"At times, McFarland's CD hits
too heavy with religious
overtones, which has never been
my forte per-se, but what I do
admire about these songs is that
they are not geared around
changing the religious beliefs of
the listener, but rather simply
state the feeling that McFarland
has about his own faith. And
again, this is a testament of
McFarland's gifted craft as a
songwriter."

I never did nor do I now see ANYTHING negative in these remarks. Quite the contrary.

As I wrote back to the reviewer when I first saw it posted, I am excited that the first review of this "songs-for-worship" CD is from a "secular" site. Personally, I don't see the need for secular/sacred split, but that's another topic.

To the point, I'm an artist too and I assure you that I did not intentionally edit the Reactor Media Review. I intended for the ENTIRE review to be copied when I copy/pasted it into my site. I also intended for the review to be at the top of the reviews on my site. By the way, as of reading the preceding comment I have remedied the situation making sure that the ENTIRE review is the first review currently seen on my site at http://www.bryanfield.net/press.html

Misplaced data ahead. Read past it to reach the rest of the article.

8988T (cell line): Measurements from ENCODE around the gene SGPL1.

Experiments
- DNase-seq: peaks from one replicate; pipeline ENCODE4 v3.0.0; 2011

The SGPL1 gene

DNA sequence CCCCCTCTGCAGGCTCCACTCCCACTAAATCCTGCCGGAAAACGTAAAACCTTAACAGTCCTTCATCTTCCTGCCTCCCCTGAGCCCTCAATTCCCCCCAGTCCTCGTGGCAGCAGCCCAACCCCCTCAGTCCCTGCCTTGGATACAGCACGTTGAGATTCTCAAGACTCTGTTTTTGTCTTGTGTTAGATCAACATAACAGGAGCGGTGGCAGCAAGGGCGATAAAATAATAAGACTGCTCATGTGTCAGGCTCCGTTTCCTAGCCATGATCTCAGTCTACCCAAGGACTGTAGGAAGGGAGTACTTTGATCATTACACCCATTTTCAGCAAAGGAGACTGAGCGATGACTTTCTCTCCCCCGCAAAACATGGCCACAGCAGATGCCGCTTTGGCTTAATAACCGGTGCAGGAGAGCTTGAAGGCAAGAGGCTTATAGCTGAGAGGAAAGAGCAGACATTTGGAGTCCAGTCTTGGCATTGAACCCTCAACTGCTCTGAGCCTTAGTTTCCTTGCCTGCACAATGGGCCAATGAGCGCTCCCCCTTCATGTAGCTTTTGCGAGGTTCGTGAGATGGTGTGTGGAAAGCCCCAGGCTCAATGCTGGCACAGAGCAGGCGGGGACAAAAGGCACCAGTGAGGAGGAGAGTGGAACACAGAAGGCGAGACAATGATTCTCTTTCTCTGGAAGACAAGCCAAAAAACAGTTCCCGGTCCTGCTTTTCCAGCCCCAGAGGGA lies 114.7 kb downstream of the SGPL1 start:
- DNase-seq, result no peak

THIS is why I also linked to the review site. So, folks could go an see for themselves where and what I had lifted to place on my site.

So, here's more honesty for ya.

May honesty prevail!

All the best,

Bryan

Mark said...

First let me apologize if it was too quick and erroneous of a response. But let me assure that my heart on the matter was to promote discussion on a topic I have become passionate about over the years being both a musician and a christian. That topic being the mass marketing of the christian label.
I may be too quick of a draw but I always feel the need to point out a Christian "artist" who will squelch the negativity of his or her secularization in their effort to be what they say "in the world not of it" and thus boosting their sales in the market of the Christian anti-mainstream culture. When, in fact, they miss that point completely. And unfortunately I have seen it too many times. I believe Jesus would likely be found today not in a Christian bookstore but mingling with culture.
The point Mark D made was a valid point and I wanted it to be reemphasized, and was afraid of it being dampered. You state your faith clearly, and that is something to be respected and touted. It's not overbearing, and that to me shows the power of what we believe. Stating it clearly and honestly is sometimes all that is needed.
Let me say your honesty is very much appreciated! As is your passionate response to me, I didn't mean to piss you off if I did, but I'm glad you jumped. I meant to be fair to you, as you did link the article, but I think again, I was trying too quickly to prove my point.
And to the readers for the record, I do not wish to discredit Mr. McFarland or his work. I was simply promoting discussion, and was quick to judge based off past experience.
So, yes may honesty prevail, and worthy craftmanship be praised over an agenda.